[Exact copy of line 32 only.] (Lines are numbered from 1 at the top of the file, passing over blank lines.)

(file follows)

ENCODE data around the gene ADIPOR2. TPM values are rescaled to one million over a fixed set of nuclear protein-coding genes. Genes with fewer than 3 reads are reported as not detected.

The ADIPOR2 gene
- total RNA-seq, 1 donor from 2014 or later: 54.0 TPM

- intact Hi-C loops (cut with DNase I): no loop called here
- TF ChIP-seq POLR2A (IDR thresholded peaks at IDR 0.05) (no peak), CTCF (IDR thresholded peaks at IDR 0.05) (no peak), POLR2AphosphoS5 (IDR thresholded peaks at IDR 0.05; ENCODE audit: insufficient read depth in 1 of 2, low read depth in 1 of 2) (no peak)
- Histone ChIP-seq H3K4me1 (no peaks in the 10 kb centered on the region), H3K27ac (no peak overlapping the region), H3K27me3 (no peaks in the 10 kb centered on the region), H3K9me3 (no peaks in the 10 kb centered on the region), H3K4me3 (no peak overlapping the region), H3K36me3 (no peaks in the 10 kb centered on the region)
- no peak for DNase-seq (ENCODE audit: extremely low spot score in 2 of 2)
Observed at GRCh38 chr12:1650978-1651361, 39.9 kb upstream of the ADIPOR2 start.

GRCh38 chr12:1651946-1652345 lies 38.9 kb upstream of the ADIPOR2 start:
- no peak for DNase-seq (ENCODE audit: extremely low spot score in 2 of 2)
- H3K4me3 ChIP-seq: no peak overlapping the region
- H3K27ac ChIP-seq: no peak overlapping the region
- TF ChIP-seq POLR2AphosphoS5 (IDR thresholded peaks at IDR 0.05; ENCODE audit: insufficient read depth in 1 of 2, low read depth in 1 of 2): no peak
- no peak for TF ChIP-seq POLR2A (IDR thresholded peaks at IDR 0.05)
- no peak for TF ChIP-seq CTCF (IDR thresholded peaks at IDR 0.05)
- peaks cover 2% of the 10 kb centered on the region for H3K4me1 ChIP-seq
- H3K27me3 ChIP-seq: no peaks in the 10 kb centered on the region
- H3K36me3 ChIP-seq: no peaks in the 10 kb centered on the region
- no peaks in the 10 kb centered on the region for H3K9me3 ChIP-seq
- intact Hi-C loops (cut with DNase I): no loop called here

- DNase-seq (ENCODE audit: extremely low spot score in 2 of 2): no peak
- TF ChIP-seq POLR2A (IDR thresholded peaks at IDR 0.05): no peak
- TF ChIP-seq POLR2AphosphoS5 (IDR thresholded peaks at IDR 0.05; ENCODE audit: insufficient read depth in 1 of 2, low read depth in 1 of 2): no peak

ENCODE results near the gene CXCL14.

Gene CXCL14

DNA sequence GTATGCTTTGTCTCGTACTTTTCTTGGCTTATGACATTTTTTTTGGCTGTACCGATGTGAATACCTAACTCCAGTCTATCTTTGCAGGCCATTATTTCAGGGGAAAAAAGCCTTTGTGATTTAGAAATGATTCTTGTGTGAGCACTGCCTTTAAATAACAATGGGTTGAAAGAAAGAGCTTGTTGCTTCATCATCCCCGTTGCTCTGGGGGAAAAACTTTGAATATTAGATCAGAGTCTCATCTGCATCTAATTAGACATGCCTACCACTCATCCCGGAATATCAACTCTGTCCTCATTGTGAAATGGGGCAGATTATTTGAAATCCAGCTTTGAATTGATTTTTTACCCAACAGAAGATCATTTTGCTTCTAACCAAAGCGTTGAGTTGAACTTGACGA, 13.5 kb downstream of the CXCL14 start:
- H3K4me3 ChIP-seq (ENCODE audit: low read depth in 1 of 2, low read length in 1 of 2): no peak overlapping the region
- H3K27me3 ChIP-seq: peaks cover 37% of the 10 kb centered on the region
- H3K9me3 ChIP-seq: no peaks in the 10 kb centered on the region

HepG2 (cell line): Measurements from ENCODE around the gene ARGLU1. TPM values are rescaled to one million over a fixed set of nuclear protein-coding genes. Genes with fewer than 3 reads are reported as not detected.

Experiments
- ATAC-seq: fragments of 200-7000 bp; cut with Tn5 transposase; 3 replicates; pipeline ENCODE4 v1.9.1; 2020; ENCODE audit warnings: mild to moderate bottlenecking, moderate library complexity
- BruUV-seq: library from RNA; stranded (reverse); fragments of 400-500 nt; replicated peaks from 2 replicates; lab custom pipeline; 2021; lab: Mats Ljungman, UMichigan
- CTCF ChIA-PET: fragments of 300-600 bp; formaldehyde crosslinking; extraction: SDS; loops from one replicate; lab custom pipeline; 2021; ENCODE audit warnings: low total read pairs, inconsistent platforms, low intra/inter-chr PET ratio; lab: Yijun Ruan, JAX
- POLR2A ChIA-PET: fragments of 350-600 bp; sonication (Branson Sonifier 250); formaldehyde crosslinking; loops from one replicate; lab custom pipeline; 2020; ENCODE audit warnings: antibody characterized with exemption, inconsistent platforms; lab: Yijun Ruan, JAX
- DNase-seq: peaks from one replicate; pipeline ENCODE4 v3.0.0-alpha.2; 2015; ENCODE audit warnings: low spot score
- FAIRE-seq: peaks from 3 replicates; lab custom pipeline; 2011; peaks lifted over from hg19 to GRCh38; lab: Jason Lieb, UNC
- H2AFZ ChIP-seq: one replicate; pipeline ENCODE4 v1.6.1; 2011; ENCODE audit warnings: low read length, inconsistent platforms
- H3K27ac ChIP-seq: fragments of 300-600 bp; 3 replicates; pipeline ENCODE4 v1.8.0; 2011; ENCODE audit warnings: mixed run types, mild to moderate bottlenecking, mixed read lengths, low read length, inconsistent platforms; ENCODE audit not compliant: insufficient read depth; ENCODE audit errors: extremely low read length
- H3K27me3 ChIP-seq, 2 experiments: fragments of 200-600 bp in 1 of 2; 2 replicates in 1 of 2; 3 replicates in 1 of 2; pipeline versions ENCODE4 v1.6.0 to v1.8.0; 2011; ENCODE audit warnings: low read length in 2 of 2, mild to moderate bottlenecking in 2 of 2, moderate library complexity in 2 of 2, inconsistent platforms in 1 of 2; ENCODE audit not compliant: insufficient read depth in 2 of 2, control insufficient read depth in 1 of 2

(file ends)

- ATAC-seq: fragments of 200-7000 bp; cut with Tn5 transposase; 3 replicates; pipeline ENCODE4 v1.9.1; 2020; ENCODE audit warnings: mild to moderate bottlenecking, moderate library complexity